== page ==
Several Republican candidates for Senate have embraced an unorthodox issue as the midterm election approaches — support for over-the-counter birth control pills.
At least three GOP hopefuls have spoken during the summer in favor of allowing certain types of contraception to be sold without a prescription. Rep. Cory Gardner (R-Colo.), who is challenging incumbent Sen. Mark Udall (D), on Tuesday released a television ad in which he tells a room full of nodding women, “I believe the pill ought to be available over the counter, around the clock, without a prescription. Cheaper and easier for you.”
The ad followed similar remarks by Ed Gillespie, a Republican running for Senate in Virginia, and Mike McFadden, who is challenging Sen. Al Franken (D) in Minnesota.
Their endorsement of easier, drug-store access to contraceptive medications marks a new front in an ongoing political battle over women— one that has seen Democrats more often gain the upper hand. This issue could give GOP candidates a way to push back against the perception that their party holds outdated notions about women and sex.
“If anything, it probably defangs this increasingly concerted effort by the political left to caricature male Republican politicians as anti-woman, anti-birth control, anti-rainbows and sunshine,” said Kellyanne Conway, a Republican pollster who specializes in women voters.
While some countries do allow over-the-counter sales of contraceptive medications, and professional groups such as the American Congress of Obstetricians and Gynecologists have said they are safe enough to sell in U.S. drug stores, the Food and Drug Administration has not approved the medications to be sold without permission from a doctor.
Last year, the agency approved over-the-counter sales of the so-called “morning-after pill” without age restriction. Also known as an “emergency contraceptive,” the drug can prevent pregnancy if taken shortly after sexual intercourse. But that change only took place after a protracted legal battle.
While liberalizing the policy on birth control pills would be welcomed by reproductive rights groups, the groups say the pills are expensive if purchased out-of-pocket, as much as $600 for a year’s course. They say such a policy would not help women buy a type of birth control that is rapidly gaining popularity — the intrauterine device, or IUD.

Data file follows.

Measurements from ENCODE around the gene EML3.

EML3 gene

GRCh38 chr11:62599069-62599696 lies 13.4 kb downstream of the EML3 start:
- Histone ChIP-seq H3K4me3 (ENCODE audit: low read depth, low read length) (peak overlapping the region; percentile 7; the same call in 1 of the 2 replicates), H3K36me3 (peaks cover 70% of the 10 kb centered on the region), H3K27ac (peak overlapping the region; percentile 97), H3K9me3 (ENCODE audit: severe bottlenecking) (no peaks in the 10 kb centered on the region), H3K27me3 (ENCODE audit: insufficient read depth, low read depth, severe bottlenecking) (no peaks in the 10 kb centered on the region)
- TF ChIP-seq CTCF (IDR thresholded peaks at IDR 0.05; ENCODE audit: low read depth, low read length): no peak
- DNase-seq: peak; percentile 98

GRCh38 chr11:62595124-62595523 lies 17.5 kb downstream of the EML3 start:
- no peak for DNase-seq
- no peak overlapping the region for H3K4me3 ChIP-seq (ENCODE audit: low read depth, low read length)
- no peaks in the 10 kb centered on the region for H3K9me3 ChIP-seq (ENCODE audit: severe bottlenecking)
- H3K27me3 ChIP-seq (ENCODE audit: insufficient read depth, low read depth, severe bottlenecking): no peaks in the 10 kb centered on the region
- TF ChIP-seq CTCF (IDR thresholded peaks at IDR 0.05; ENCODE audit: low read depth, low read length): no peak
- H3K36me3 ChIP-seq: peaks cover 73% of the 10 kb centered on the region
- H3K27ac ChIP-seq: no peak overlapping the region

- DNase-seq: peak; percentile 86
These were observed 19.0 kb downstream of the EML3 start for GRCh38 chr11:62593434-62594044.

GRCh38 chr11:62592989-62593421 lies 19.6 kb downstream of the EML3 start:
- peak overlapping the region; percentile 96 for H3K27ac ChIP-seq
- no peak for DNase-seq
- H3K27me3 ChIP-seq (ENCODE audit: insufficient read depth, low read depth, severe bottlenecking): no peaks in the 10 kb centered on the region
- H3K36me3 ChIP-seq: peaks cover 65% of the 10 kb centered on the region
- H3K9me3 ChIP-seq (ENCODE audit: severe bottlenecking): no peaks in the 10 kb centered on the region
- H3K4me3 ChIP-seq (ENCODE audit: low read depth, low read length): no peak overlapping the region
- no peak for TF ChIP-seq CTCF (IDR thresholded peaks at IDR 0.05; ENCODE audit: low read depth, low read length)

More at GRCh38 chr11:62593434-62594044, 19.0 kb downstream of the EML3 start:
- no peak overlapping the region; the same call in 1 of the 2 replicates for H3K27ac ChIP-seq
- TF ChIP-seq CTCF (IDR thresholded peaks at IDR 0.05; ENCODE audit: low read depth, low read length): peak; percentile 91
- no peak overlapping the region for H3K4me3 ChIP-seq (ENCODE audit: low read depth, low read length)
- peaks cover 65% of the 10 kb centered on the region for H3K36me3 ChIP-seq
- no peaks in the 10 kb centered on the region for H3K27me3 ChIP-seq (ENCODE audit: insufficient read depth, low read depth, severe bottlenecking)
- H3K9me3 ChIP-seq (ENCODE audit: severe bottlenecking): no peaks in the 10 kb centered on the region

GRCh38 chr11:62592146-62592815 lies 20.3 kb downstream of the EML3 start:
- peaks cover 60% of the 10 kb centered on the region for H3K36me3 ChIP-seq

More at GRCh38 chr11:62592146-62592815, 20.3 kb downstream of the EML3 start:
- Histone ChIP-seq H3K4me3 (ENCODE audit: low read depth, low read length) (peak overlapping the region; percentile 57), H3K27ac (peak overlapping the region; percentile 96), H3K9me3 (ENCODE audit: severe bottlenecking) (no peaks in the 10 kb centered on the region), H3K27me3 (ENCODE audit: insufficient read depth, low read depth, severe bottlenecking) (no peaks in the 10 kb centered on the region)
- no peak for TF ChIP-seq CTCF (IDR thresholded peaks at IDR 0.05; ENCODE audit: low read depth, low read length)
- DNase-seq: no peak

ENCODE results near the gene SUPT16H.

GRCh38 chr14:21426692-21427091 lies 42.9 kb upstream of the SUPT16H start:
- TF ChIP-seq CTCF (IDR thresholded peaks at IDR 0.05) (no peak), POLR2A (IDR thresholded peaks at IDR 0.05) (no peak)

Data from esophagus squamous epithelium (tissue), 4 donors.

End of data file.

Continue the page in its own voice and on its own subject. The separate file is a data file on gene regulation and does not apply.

IUDs, reported to be more effective than pills but more expensive, are opposed by many Republicans who consider them abortion-inducing because the devices can interfere with pregnancy after an egg has been fertilized.
On Monday, the political action arm of Planned Parenthood issued a statement accusing Gardner and other Republicans of trying to “muddy the waters around their unpopular positions on women’s health,” and called the endorsement of over-the-counter birth control pills an “empty gesture.”
Planned Parenthood is stressing its support for changes ushered in by the health-care law, which expanded access to private health insurance and requires plans to cover all forms of contraceptives approved by the FDA, including the IUD.
Strategists say the GOP candidates’ support for over-the counter birth control pills gives them a way to state unequivocally that they are not opposed to all forms of contraception.
The issue is not entirely new for Republicans.
Louisiana Gov. Bobby Jindal endorsed the idea in a 2012 Wall Street Journal op-ed in which he argued that “big government” forces women to go to the doctor before getting birth control bills, and pharmaceutical companies make more money by requiring prescriptions. He made clear that, though he opposed abortion on religious grounds, he supports the rights of adults to obtain birth control.
“I believe that we have been stupid to let the Democrats demagogue the contraceptives issue and pretend . . . that Republicans are somehow against birth control,” he wrote.
The issue is grabbing attention at a time when Republican candidates have taken heat over their support of so-called “personhood” bills, which would give fetuses the same rights as those who are born. Such bills could render some forms of contraceptives illegal, including, for instance, IUDs.
The problem is particularly acute for Gardner, who had supported such legislation in the past but disavowed his position in an interview with the Denver Post earlier this year. “This was a bad idea driven by good intentions,” he told the newspaper.
In a press release Tuesday, Udall’s campaign called Gardner’s ad “jaw-dropping.” Spokeswoman Kristin Lynch accused Gardner of doing “anything to hide his backwards agenda for Colorado women.” The campaign noted that Gardner is still listed as a co-sponsor for a federal “personhood” bill.
In July, an NBC News/Marist College poll showed that 70 percent of Colorado residents would be less likely to support a candidate who supported restrictions on contraception, and 67 percent would be less likely to support a candidate who supported restrictions on abortion.
The GOP candidates also are facing Democratic attacks over their support for a Supreme Court decision this year in the Hobby Lobby case. That decision allowed certain companies to gain an exemption on religious grounds from an Obama administration rule that employers must provide their workers with free birth control as part of their employee insurance policies.
Staff writer Jaime Fuller contributed to this report.